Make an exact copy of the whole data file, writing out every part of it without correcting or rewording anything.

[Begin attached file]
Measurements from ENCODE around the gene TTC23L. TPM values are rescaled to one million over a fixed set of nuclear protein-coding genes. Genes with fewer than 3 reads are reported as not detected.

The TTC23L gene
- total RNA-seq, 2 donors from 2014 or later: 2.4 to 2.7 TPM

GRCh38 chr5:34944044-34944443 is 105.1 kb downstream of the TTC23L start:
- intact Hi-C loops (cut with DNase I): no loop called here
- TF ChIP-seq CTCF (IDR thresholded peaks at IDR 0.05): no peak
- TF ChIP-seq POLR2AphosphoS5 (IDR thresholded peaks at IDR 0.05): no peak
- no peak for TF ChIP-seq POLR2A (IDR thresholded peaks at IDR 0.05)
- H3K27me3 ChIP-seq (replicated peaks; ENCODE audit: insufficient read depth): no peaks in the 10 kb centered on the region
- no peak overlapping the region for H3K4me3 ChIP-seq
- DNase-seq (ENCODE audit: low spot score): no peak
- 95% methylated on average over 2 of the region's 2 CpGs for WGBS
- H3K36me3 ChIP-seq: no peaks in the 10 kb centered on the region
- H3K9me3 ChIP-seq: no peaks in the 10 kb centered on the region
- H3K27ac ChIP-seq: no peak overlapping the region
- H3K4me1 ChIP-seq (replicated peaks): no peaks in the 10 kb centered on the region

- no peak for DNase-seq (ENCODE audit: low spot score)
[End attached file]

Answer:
Measurements from ENCODE around the gene TTC23L. TPM values are rescaled to one million over a fixed set of nuclear protein-coding genes. Genes with fewer than 3 reads are reported as not detected.

The TTC23L gene
- total RNA-seq, 2 donors from 2014 or later: 2.4 to 2.7 TPM

GRCh38 chr5:34944044-34944443 is 105.1 kb downstream of the TTC23L start:
- intact Hi-C loops (cut with DNase I): no loop called here
- TF ChIP-seq CTCF (IDR thresholded peaks at IDR 0.05): no peak
- TF ChIP-seq POLR2AphosphoS5 (IDR thresholded peaks at IDR 0.05): no peak
- no peak for TF ChIP-seq POLR2A (IDR thresholded peaks at IDR 0.05)
- H3K27me3 ChIP-seq (replicated peaks; ENCODE audit: insufficient read depth): no peaks in the 10 kb centered on the region
- no peak overlapping the region for H3K4me3 ChIP-seq
- DNase-seq (ENCODE audit: low spot score): no peak
- 95% methylated on average over 2 of the region's 2 CpGs for WGBS
- H3K36me3 ChIP-seq: no peaks in the 10 kb centered on the region
- H3K9me3 ChIP-seq: no peaks in the 10 kb centered on the region
- H3K27ac ChIP-seq: no peak overlapping the region
- H3K4me1 ChIP-seq (replicated peaks): no peaks in the 10 kb centered on the region

- no peak for DNase-seq (ENCODE audit: low spot score)